[NetBehaviour] The New Who vs Oldskool Timey-Wimey Whovians

mez breeze netwurker at gmail.com
Fri Jan 3 04:05:57 CET 2014


—–[“The Time of The Doctor” SPOILERS (Sweetie) Alert]—–


On the 25th December 2013, Doctor Who received 12 new lives. In the episode
“The Time of The Doctor”, the current series showrunner, producer and lead
writer Stephen Moffat imbued the once-labelled as 11th [and now redubbed
the 12th, or even
13th<http://www.huffingtonpost.co.uk/2013/12/25/doctor-who-review-matt-smith_n_4501917.html>]
Doctor a new regeneration cycle. In this episode filled with heavy-duty
retconned <http://en.wikipedia.org/wiki/Retcon> plot threads, we see the
New [old] Who emerge.


>From a traditional Whovian perspective, there’s been substantial trouble
with Moffat’s version of a character who, like his regenerations, has
undergone substantial re-jigging as part of the entire franchise reboot,
many of which have been largely controversial. When Moffat plucked the Who
writing mantle from Russell T Davis, there was substantial concern that his
[then] largely episodic inflected story style wouldn’t be able to
adequately extend beyond flashy emotion-inducing viewer bait, complete with
thrill laden plot segments and incomplete long arc shifts where
foregrounding, consistent character development and plots worthy of the
previous writers were/are [mostly] abandoned.


In this pivotal episode, Moffat attempts to disassemble and reassemble
elements of the Who Canon in an effort to extend the longevity of the
franchise beyond the Doctor’s accepted and restricted Regeneration cycle.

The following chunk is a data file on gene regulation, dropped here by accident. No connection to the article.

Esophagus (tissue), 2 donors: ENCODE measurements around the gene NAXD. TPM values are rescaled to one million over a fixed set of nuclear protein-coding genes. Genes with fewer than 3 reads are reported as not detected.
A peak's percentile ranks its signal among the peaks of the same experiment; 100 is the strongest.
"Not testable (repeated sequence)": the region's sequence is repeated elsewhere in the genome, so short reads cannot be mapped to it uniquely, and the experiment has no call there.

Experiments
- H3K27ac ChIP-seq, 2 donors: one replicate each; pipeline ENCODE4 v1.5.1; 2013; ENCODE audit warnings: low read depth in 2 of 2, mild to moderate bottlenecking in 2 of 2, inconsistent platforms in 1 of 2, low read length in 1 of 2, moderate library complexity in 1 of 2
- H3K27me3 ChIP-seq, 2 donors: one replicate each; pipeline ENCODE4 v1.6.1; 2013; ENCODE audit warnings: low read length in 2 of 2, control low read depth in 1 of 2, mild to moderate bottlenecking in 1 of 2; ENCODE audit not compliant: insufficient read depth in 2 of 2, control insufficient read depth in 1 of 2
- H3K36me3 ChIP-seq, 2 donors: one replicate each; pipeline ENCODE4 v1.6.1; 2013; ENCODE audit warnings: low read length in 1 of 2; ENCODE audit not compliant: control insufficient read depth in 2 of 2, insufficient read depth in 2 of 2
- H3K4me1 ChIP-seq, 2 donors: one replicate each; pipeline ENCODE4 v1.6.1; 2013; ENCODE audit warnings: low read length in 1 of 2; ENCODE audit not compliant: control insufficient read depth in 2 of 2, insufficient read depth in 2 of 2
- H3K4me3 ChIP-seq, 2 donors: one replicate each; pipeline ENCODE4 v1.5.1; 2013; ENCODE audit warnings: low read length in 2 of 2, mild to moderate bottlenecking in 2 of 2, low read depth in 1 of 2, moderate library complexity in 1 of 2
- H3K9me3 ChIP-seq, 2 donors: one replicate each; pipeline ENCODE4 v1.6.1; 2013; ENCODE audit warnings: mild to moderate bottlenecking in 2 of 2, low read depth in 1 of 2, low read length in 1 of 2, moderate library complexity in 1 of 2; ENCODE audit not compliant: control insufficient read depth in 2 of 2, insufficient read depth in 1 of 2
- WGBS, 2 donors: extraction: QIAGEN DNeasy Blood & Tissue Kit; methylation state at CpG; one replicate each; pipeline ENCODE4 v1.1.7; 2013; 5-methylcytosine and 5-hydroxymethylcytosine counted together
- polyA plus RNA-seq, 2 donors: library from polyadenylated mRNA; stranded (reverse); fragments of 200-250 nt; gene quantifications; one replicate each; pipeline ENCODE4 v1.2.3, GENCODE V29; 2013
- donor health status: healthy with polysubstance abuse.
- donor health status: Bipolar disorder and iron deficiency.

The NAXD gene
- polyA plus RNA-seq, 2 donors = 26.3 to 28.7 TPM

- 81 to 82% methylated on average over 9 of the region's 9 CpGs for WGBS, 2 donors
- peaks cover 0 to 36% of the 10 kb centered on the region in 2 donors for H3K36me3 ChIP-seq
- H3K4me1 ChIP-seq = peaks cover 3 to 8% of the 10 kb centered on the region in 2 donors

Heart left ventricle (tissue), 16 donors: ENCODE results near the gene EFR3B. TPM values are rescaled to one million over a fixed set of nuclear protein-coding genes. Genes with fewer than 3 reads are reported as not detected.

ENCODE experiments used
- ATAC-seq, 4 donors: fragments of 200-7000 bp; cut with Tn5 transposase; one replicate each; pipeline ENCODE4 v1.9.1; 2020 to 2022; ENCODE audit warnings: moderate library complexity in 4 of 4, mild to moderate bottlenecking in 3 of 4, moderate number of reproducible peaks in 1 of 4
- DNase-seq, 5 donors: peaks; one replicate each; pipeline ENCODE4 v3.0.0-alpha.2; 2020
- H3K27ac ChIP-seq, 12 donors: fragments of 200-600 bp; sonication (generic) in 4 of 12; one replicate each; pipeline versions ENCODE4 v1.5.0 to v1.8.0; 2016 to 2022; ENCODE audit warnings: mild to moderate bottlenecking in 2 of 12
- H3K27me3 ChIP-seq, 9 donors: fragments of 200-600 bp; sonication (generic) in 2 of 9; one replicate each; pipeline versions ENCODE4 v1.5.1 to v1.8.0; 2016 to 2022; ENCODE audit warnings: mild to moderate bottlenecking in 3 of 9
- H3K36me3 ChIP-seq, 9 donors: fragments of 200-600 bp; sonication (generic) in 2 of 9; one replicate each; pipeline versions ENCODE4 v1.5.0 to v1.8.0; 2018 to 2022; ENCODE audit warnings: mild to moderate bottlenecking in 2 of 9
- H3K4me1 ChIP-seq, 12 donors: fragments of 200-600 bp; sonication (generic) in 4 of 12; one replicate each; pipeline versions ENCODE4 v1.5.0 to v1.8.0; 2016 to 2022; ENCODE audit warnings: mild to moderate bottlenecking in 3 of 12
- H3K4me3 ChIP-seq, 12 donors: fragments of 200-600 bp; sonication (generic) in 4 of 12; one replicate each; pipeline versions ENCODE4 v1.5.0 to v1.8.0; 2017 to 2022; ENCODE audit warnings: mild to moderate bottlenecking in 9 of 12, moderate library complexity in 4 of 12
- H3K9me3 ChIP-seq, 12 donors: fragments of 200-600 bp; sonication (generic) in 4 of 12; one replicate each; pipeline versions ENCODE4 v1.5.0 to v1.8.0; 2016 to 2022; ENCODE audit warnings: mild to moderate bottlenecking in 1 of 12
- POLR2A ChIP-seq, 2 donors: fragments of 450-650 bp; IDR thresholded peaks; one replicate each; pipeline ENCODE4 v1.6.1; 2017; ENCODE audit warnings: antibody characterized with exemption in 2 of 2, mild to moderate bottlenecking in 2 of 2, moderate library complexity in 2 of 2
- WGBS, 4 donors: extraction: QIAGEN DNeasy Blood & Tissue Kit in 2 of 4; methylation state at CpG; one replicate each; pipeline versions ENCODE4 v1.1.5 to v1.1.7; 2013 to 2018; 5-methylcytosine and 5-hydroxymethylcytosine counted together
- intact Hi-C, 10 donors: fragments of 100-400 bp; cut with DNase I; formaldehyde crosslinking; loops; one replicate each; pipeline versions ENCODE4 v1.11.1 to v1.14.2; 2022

The episode contains all the benchmarks we've come to expect from Moffat:
companions posited as disposable tools or eye-candy mannequins, story gaps
you could drive a TARDIS through and plot-hole-construction-gloss thrown
about almost randomly by the shiny bucketful. The result creates a type of
standard willing Suspension of
Disbelief<http://en.wikipedia.org/wiki/Suspension_of_disbelief>that
only just lightly grips the edges of believability. Emotional key
points fall cheaply and wantonly [like the death of his handy
Cyberman-head-pal “Handles”, or the Doctor's promise to Clara that he'll
never abandon her again]. The rushed passage-of-time markers rub the viewer
in any manner of annoying ways, and flimsy self-referential exposition
becomes paramount when the contrived CGI effects fail to impress.


And yet, given all of the failings of this crucial episode, the emotional
reefing that Moffat does best still manages to evoke a type of stretched
wonder-thrall. Moffat discards [and has now for many, many episodes]
conventions that traditional Dr Who fans hold dear: Joseph Campbellesque
hero variables <http://en.wikipedia.org/wiki/The_Hero_with_a_Thousand_Faces>and
crucial sci-fi story elements are bypassed in order to cater for more
incrementally-oriented audience members used to absorbing their story
snippets through 2 minute YouTube blipverts or Tumblr-emulated focals.
Moffat knits together these contemporary absorption points via a method
that, instead of catering for narratives comprising sequential beginning,
middle and ends, seeks to harness the power of discrete narrative units.
These units merge techniques drawn from graphic novel variable truncation
to story-board framing, resulting in staggered story-time acceleration and
retconned plot explosions designed for nonlinear attention spans.


Moffat may not be the great grand hope for old-timey-whiney Whovians [ahem]
who yearn for believable extensions to Who chronology beyond an established
and pre-mapped regenerative timeline. But through the New Who incarnation,
Moffat instead offers us an extension of a well-worn and much-loved
character, one that at least utilises the very methods that a contemporary
audience regularly deploys to maintain a narratives beyond standard story
knitting.


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